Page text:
In the 28 years of service in the U.S. military, Domingo Padron took on many different jobs in different cities within the National Guards as a full-time active-reserve.
But, attending college and perhaps joining the civilian workforce was not on the radar for the veteran, post-retirement.
Yet, now Padron is ready to hit the job market after earning a bachelor’s degree from the University of Texas at Arlington (UTA).
“This place [UTA] is full of resources,” Padron said. “They helped with any questions that I have about my course or my benefits or helping my family, daughters get their benefits.”
For all the resources and other commitments provided to its veteran students like Padron, Military Times has named UTA the nation’s top-ranking four-year institution for veterans to earn a college degree.
Additionally, the Military Times’ “Best for Vets: Colleges 2020” list attributes the recognition to UTA for its 85% veteran graduation rate and its large student population of service members and veterans.
The university has the largest population of service members and veterans out of the top 10 institutes, according to the Military Times list. Padron is one of more than 3,100 military personnel or veterans enrolled at UTA.
“I had a lot of mentors who helped me believe that I could do this,” Padron said. “It’s hard. Nobody said it’ll be easy. But, I’m almost at the end.”
He is graduating this fall with a degree in history and three additional minors. Padron also earned a teaching certificate and, he said, he wants to become a teacher after finishing college.
Former military service members with their newly-acquired skills and college degrees are a needful addition to the under-supplied local and regional workforce.
The South’s regional economy – which includes Texas – had a total of 2.6 million unfilled jobs at the end of September, according to a report released on Nov. 5 by Bureau of Labor Statistics.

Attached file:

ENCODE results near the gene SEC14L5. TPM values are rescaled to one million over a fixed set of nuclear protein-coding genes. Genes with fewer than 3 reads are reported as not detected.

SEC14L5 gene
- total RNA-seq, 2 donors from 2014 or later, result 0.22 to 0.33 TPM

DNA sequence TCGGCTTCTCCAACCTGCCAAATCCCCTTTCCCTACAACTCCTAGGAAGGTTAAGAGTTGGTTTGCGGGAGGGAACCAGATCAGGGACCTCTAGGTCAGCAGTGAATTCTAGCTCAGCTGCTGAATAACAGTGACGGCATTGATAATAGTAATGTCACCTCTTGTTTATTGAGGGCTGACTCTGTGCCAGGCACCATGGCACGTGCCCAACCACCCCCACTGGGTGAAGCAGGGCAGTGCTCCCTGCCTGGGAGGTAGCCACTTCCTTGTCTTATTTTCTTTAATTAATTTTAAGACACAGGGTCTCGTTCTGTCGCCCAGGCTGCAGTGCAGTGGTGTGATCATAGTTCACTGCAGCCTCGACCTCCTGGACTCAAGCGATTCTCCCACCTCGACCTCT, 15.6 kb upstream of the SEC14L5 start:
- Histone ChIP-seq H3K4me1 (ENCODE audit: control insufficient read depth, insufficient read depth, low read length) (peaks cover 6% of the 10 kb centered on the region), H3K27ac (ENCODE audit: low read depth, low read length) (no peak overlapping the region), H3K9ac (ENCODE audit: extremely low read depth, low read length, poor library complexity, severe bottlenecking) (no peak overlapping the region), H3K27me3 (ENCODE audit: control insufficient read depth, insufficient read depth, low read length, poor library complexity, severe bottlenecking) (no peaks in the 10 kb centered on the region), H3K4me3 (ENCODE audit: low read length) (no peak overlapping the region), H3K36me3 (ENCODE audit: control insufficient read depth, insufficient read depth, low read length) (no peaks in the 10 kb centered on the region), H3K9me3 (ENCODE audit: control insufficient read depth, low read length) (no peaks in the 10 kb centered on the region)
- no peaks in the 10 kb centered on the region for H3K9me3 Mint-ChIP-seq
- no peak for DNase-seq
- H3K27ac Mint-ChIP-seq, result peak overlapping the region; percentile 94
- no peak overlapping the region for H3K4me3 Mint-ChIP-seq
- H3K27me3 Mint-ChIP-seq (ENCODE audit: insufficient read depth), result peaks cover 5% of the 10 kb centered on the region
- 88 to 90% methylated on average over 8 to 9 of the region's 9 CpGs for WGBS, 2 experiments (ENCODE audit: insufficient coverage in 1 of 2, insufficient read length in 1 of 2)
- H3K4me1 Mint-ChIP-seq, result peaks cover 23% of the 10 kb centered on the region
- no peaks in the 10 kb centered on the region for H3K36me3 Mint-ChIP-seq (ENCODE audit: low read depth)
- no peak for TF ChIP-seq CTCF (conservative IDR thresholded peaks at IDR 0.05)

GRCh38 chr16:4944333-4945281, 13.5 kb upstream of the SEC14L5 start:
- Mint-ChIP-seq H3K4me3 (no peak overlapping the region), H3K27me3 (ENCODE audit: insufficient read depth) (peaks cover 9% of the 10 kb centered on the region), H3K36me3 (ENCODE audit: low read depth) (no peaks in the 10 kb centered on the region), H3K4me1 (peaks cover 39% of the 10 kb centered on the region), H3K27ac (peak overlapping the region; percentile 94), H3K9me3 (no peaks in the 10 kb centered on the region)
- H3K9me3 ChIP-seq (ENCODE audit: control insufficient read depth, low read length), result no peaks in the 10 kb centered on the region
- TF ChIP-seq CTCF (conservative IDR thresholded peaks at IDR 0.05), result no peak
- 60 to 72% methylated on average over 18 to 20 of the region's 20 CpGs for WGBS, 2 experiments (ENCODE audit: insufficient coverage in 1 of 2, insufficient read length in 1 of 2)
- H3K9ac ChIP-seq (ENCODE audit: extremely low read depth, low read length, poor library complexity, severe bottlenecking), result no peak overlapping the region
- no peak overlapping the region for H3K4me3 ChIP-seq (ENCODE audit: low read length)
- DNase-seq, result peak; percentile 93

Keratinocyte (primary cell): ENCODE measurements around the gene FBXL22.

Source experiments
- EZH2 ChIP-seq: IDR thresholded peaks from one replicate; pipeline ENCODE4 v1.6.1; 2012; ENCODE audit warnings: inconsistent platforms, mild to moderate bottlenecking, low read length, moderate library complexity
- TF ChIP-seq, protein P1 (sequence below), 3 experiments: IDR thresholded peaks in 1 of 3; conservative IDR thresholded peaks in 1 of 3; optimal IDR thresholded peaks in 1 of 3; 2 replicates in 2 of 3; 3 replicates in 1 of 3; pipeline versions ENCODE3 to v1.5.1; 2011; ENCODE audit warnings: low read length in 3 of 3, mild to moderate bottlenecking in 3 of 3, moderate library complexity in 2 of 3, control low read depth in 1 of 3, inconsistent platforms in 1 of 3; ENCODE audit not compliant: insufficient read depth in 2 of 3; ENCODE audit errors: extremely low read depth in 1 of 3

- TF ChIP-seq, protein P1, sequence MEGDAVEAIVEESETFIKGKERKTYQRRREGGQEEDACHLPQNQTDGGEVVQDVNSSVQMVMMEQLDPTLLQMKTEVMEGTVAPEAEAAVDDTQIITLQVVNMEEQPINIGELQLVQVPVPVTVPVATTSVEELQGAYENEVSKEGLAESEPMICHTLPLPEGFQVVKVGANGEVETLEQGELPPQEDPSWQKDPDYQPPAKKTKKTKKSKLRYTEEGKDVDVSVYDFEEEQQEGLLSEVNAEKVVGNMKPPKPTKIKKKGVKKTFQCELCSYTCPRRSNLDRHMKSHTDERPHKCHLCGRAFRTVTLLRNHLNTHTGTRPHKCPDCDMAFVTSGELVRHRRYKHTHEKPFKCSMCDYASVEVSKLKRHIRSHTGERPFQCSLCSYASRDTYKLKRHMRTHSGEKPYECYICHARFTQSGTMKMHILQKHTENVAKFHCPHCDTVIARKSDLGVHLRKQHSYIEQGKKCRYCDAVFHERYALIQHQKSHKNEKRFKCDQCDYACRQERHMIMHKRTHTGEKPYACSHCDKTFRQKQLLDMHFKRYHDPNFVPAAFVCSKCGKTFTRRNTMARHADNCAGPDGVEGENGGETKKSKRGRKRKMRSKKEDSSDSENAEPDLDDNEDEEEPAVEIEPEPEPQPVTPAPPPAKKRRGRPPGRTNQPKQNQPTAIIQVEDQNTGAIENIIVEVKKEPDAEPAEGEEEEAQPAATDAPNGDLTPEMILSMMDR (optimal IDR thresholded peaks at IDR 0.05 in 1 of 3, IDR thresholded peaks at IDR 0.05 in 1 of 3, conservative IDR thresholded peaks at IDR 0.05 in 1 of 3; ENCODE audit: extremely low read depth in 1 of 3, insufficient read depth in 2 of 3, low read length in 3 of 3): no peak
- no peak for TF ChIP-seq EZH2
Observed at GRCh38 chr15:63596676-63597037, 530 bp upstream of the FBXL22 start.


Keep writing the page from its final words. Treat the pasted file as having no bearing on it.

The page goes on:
Veterans joining the workforce are a boon to the economy as they continue their service to the nation, said James Kumm, executive director of veteran programs at UTA.
“We help them grow as individuals. Then we get them ready to graduate and move on to amazing careers,” Kumm said about UTA’s veteran students.
“To do that, we’ve been partnering with a number of companies and corporations throughout DFW and really all over the nation to show them what kind of students we have. And then ask their opinions on what we can be doing to help better prepare them to be the best possible candidates for the workforce,” he added.
UTA has a 69% retention rate for military students
Earlier this year, UTA opened the Office of Military and Veterans Services. The building consolidated all the military-focused resources and tools, which were previously scattered throughout the 420-acre campus, into one building.
The center now provides 17 coordinated services for veterans that involve areas such as transition, health, education benefits, engagement and career development.
Military-connected students can also utilize the center’s meeting space for external services, organizations and workshops, tutoring and seminars. The center also has a student lounge with computers and other amenities.
“With veterans, a large number of us have seen the world,” Kumm said. “We’ve been to different countries, to different cities. So, we bring that wealth of knowledge with us as well. Those experiences, they’re not only able to translate in the classroom to the learning environment, but when it comes the time to get a job, they’re bringing all those great skills that they learned in the military.”
For former Marine Rafael Arreguin, the years of military experience did help him land a job, and so did his ties to UTA, he said.
Arreguin graduated in May with a bachelor’s in finance and management. He is currently working at the Office of Military and Veterans Services, where he once used to visit for course advising and career counseling as a student.
“It’s easier for students getting out of the military to come into UTA,” Arreguin said. “It already has established clubs and programs. It’s easier for them to transition. We have more advocacy about it. Other schools might have other clubs and programs, but may not be as established.”